Well, if I'm totally honest, not a lot. I blanked yesterday, not a single bleep from the indicators, although a Noctule Bat was a most unexpected sighting. Back down this morning and another encounter, although this time I had the Magenta 5 detector with me and was treated to a spectacular audio fest as the bat hunted directly above my position for a good five minutes. Fishing was a struggle but, eventually, I did manage to tempt a Pike - No.16 for the season. A clean little jack of 8 lbs took a fancy to a "popped-up" Mackerel, but that was it. It's incredibly mild for the time of year, 16 C yesterday, and not falling below double figures at night. What's a guy supposed to do? Run a moth trap of course! 

I'd switched it off at 04.40 hrs, prior to me departing towards the RMC, and had already potted a Udea ferrugalis (Rusty Dot Pearl) before I left. On my return, some eight hours later, I was delighted to discover two Palpita vitrealis (they used to be "unionalis" when I first started trapping) Olive Tree Pearls, a Setaceous Hebrew Character, an Angleshades, two November Moths and several Light Brown Apple Moths. Funnily enough, I've got it back in action tonight.





Tuesday, 9 November 2021

New toys

 It was way back, in late 1993, when I first stumbled across the dark art that is moth trapping! It was at Sandwich Bay Bird Observatory, which is not SBBOT!. Back then it was still a hub of ornithological activity and not the money motivated, pitiful, excuse that it has now become. Andy Johnson, Paul. A.  Brown, Tim Bagworth and, the late, great, Tony Harman were central to the moth recording at the "Obs" during this era. In 1994, Benno needed a project for the school summer break. Because of the impact that the "hands on" moth trapping experience at SBBO  had exerted, we decided to build and run a moth trap in our tiny garden in the village of Ash, just outside of Sandwich. It was one of those pivotal moments? I have to admit that since the passing of my father, August 2016, that I've rather lost interest. I think Gavin Haig refers to it as "phasing" which is exactly what I feel has happened. However, just recently I've gotten hold of two 125w Robinson MV moth traps and am really looking forward to using them. Obviously November isn't the best time to embark upon such an adventure, so I'm happy to wait for Spring. The important thing is that I do have these items available. Retirement and unlimited time? What a combination. Just as I recognise that my bird call recognition has been been "dulled" by the lapse in involvement, so will discover how much my (macro) moth id skills have been impaired by the lay off? Surely it has to better that I look, and don't know, than not look at all?


Monday, 8 November 2021

Matt Hayes "Limited Edition" centrepins!

 It must have been way back in 2013 when Dragon Carp had a store in Ramsgate. A temple to cheap, and cheerful, Chinese produced, crap fishing kit? Certainly the Carp Kinetic brand label was akin to "Satanic worship" such was the mentality within carp anglers of the period. The enterprise was part of Mike Ashley's  "Sports Direct" empire and, as such, could wield amazing influence in the market place. Just as Mick Brown had sold his soul to Shimano, Matt Hayes did so with the CK brand label. Yet another demonstration of the power of money over personal ethics.  So this is my starting pitch. Matt Hayes had allowed his name to be scribed on a centrepin reel which, to all intents and purposes, was manufactured by folk who had not the first idea what the finished item was to be used for? In this instance, the engineering wasn't too shabby, it was the assembly of the assorted components which caused the issues. I purchased three of these items, feeling sure I had enough confidence to tweak them into shape, and so it proved. They are actually true centrepins, not some look alike ball bearing type reel, and reminded me, very much, of the old Grice & Young "Big Piker"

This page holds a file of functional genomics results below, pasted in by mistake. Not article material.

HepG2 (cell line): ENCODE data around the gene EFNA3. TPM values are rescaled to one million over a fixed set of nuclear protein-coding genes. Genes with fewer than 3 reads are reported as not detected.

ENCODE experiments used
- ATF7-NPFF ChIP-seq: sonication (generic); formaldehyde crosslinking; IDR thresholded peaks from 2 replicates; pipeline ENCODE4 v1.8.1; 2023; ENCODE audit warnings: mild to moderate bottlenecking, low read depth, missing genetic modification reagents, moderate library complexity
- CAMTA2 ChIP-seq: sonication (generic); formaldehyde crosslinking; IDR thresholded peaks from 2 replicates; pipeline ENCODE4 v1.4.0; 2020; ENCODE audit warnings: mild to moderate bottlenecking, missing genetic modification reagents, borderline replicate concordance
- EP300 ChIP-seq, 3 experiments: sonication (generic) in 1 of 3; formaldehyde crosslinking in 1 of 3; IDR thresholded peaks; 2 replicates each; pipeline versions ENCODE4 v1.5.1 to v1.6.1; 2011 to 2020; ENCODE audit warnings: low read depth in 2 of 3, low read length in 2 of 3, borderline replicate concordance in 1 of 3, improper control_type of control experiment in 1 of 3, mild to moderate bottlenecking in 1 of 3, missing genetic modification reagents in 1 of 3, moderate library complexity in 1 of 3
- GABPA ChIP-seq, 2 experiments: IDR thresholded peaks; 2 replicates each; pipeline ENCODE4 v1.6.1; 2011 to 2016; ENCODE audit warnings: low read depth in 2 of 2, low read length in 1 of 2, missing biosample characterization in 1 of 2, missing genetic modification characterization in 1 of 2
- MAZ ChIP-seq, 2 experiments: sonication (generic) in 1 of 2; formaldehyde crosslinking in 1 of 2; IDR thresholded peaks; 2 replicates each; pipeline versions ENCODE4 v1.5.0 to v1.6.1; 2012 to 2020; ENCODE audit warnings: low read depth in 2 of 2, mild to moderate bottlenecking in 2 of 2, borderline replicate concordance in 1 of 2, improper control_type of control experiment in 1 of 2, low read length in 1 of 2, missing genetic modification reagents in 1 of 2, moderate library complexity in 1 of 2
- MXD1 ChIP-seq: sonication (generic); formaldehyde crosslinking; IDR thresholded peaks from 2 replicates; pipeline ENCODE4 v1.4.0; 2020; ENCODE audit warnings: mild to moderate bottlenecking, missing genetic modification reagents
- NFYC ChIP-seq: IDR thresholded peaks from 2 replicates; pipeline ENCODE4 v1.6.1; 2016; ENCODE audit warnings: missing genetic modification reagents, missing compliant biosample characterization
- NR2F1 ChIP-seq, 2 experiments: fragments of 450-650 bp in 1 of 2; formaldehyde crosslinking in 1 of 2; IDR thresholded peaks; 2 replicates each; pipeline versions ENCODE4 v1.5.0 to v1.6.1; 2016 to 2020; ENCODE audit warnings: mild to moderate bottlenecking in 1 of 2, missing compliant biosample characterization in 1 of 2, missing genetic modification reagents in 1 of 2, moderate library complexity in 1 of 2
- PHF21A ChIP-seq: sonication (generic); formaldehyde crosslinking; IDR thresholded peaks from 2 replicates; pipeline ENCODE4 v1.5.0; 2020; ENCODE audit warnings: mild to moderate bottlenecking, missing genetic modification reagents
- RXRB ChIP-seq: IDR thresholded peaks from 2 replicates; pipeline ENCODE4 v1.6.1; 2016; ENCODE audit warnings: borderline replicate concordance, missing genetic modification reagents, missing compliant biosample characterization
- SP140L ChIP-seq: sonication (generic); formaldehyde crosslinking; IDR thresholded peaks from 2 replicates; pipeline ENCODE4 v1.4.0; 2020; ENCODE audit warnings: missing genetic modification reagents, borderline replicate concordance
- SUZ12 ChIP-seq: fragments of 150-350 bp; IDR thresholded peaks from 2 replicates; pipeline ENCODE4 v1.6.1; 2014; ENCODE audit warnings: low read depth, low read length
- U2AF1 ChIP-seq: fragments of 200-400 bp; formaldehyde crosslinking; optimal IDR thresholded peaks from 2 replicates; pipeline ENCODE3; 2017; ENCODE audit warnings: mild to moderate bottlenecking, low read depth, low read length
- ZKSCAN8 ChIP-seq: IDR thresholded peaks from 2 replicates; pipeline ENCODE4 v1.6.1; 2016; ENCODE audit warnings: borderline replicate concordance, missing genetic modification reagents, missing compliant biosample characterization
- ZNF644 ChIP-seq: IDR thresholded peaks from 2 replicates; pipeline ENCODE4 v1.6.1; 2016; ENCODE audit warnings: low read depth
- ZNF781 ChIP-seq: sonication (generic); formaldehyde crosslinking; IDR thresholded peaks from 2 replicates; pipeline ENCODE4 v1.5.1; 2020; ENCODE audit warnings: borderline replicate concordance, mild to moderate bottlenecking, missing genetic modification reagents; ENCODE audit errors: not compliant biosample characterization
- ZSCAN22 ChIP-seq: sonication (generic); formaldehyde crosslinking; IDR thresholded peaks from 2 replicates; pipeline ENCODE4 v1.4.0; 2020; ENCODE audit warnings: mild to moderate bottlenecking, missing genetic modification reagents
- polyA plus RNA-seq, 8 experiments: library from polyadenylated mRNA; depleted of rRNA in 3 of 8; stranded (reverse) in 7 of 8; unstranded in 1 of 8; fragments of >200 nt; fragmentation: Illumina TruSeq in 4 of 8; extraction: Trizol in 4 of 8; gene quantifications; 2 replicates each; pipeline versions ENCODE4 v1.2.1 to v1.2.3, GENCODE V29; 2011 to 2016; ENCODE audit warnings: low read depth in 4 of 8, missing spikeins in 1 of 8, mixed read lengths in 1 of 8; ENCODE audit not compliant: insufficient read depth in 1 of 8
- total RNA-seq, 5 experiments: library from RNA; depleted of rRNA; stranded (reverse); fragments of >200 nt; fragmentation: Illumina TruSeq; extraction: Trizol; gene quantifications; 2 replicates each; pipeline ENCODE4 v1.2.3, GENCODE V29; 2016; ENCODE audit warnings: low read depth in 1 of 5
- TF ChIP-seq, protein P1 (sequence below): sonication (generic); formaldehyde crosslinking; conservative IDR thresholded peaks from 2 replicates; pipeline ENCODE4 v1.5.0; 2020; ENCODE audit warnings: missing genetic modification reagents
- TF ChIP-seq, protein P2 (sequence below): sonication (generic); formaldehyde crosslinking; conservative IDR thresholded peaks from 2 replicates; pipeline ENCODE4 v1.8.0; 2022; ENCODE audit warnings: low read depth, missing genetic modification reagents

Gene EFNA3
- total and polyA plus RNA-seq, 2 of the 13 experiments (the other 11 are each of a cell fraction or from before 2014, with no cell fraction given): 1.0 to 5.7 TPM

There were three major issues with the reels, as they came off the shelf. One; the ratchet system was ridiculously tight. Two, the rotating drum (the spool?) was prone to be warped and three, the central screw, on the drum, hadn't been properly positioned. The ratchet was easy to rectify, simply by bending the sprung metal bar which applied pressure to the "clicker" thus reducing the force on this mechanism. The warped drum could be properly aligned by adjusting some, or all of, the six spokes on the outer face, whilst the fine adjustment of the central screw ensured that all three of my examples are now as free spinning as any Allcock's Match Aerial I'd ever used. 


Having ironed out these problems I admit that I've grown rather fond of these Chinese reels. Under no circumstances do they come close to the build quality of the more traditional versions yet, they've performed admirably for me in many situations. My PB Barbel, that 24 lbs 10 oz Loch Awe Pike and several nice "wild" Carp have been landed using these reels and to be fair, because they are not top notch kit, I tend to rather abuse them. My "Match Aerials", both Allcocks & Fred Crouch versions, are handled with kid gloves by comparison to the treatment these reels are subjected to. So there you have it, my personal assessment of these cheap reels. Obviously, you pay your money and make your choice. That there will be other anglers who disagree with my opinions isn't an issue. I'm happy to use them, so nothing else really matters?

Back out this morning for another session on the RMC and yet another "double" on the centrepin set-up. A fairly non-descript fish, of 14 lbs 12 oz, was landed within an hour of me getting the rods out. It was the only action I experienced, although I'm certainly not complaining. Cracking morning, weather wise, plus I had a nice chat with a couple of the regular dog walkers who visit this section of the canal. 



Finally, I got another addition for the BWKm0 list, on Saturday morning.

BWKm0 - No. 72 - Shelduck - five flew north over the garden, early doors, whilst I was struggling to spot what had sent the local Herring Gulls into meltdown! This is the first garden and patch record of this species, so very much appreciated.